This same attention was lavished on the men’s costumes, including Zidler’s “fat-suits” (fashioned from a full body cast of actor Jim Broadbent), and the period suits worn by Christian, the Duke and Toulouse-Lautrec took a month to hand tailor. To provide period realism to Catherine and Strathie’s reinvention of the period, the production crafted the costumes with much attention to detail. The large costume production team made the costumes in a huge workshop at Fox Studios Australia, with some intricate detail work done in India.

“Moulin Rouge!” has nearly three hundred-plus visual effects to help underline the story and to extend Luhrmann’s created world. Luhrmann elaborates on the visual effects done by Chris Godfrey: “We live in a world where audiences are not only aware but profoundly bored of the perfection of digital magic. Cameras move perfectly at impossible angles, reality has a beyond-real sharpness. Catherine and I gave Chris and the team at Animal Logic (visual effects house) a commission that we wanted to use digital power not to create perfection but imperfection, to reproduce camera shake, deconstruct imagery and create a sense that this film was hand made. By quoting period camera moves and film stock and to actively pursuing cinematic imperfections of yesteryear, we hoped our audience would trust more in the world that was being created. It is an oddity with this project that we spent so much money trying to make things less perfect”.

The Paris of “Moulin Rouge!”, was largely a digital creation. Early in the film’s development, Catherine Martin devised a series of Photoshop collages of turn of the century Paris. Chris Godfrey and his team then built a digital Paris based on these original collages. Godfrey further explains: “We’ve designed the effects so you travel over a two-dimensional Paris, which then becomes a 3-D model of the city, which is then joined to the one-fifth full scale main hall. Thus with a sweeping single shot we can travel from bourgeois Paris through streets of toothless rabble and up into Christian’s garret”.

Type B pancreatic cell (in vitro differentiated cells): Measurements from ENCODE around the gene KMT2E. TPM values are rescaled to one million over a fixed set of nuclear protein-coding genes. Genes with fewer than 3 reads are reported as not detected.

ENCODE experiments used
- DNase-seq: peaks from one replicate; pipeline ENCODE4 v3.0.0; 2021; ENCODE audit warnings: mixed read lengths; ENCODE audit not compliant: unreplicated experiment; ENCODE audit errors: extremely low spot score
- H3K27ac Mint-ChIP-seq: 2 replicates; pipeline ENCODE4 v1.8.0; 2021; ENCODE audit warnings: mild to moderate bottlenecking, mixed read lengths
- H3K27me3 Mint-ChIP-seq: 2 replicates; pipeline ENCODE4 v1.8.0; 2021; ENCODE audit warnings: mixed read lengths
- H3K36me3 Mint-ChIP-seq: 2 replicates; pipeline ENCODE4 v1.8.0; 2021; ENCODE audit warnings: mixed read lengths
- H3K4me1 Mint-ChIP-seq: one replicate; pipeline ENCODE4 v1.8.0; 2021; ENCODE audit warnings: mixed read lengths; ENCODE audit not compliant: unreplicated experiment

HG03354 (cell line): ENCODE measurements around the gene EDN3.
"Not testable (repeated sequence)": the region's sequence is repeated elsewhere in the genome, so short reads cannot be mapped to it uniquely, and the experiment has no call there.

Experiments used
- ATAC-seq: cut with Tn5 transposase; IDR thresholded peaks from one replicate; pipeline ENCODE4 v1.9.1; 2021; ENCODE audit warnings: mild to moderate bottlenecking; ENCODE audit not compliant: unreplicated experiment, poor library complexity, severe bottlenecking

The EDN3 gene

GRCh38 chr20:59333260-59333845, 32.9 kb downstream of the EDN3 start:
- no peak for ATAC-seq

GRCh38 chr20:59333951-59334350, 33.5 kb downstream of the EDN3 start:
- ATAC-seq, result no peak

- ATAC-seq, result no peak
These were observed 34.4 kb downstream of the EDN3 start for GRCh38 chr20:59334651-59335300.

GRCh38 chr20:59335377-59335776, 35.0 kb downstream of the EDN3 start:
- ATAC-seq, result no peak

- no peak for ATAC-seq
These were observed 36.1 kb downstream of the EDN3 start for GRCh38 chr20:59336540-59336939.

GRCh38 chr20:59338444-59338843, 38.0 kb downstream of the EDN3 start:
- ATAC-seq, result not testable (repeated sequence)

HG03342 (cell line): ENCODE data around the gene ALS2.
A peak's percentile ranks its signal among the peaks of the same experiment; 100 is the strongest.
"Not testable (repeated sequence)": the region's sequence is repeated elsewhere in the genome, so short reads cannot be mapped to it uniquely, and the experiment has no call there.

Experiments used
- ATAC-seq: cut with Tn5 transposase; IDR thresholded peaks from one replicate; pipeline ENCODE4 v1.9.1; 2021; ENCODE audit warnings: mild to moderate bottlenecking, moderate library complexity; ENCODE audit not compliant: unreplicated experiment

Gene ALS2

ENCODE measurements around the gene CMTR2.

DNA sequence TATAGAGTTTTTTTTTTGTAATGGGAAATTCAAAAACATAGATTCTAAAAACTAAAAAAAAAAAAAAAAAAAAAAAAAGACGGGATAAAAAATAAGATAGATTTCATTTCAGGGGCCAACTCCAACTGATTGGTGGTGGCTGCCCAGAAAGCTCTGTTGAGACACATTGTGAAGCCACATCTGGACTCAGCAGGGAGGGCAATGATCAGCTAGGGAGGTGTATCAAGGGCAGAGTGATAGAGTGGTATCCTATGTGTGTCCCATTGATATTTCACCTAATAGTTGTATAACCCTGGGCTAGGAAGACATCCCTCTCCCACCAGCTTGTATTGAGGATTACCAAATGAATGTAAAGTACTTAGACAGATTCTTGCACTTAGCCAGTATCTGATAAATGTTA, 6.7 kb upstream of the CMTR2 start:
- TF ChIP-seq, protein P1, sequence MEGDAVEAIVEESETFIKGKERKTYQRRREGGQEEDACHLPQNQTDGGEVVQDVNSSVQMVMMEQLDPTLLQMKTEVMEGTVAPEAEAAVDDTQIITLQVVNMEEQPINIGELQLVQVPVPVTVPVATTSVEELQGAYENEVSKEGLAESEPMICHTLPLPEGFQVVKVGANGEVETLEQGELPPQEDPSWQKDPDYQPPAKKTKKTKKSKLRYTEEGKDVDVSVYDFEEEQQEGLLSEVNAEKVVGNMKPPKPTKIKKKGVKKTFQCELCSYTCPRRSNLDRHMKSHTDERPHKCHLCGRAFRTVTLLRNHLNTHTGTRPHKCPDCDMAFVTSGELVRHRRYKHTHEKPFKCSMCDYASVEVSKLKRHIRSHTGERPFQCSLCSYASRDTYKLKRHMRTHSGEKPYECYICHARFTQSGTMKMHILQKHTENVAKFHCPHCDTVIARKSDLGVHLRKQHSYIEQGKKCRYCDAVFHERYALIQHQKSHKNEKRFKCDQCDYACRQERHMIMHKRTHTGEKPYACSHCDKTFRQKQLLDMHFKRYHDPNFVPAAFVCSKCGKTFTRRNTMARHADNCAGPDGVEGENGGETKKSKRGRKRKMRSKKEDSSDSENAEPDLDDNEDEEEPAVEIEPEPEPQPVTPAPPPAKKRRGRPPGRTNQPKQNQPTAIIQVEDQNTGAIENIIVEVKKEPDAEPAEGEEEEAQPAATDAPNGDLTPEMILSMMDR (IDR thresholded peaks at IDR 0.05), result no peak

The music of “Moulin Rouge!” is probably the most important element of the entire film. The soundtrack is a celebration of many great pop songs of the twentieth century, from Rodgers and Hammerstein to Lennon and McCartney, from Sting to Elton John, from Dolly Parton to David Bowie. Luhrmann drew inspiration from the methods of some musicals from Hollywood’s glory days. The device of contemporary music set against a period setting was standard fare in the heyday of the musicals.

Ewan McGregor’s character Christian needed to possess an extraordinary gift with poetry, so Craig Pearce and Luhrmann created a device early on where Christian would channel the great popular songs of the twentieth century. In early drafts of the script he would say, ‘The times are a changing’ or ‘We can’t go on together with suspicious minds’, from there they started using popular songs as a storytelling text. 

Luhrmann also wanted an electric score that would encompass opera, pop, rock, techno and standards to feature the work of dozens of composers, producers, arrangers and musicians. Because the songs are a crucial storytelling device, music supervisor and executive music producer Anton Monsted and music programmer/music development editor Josh G. Abrahams supplied Luhrmann and Pearce with songs, as the writing duo worked on the script.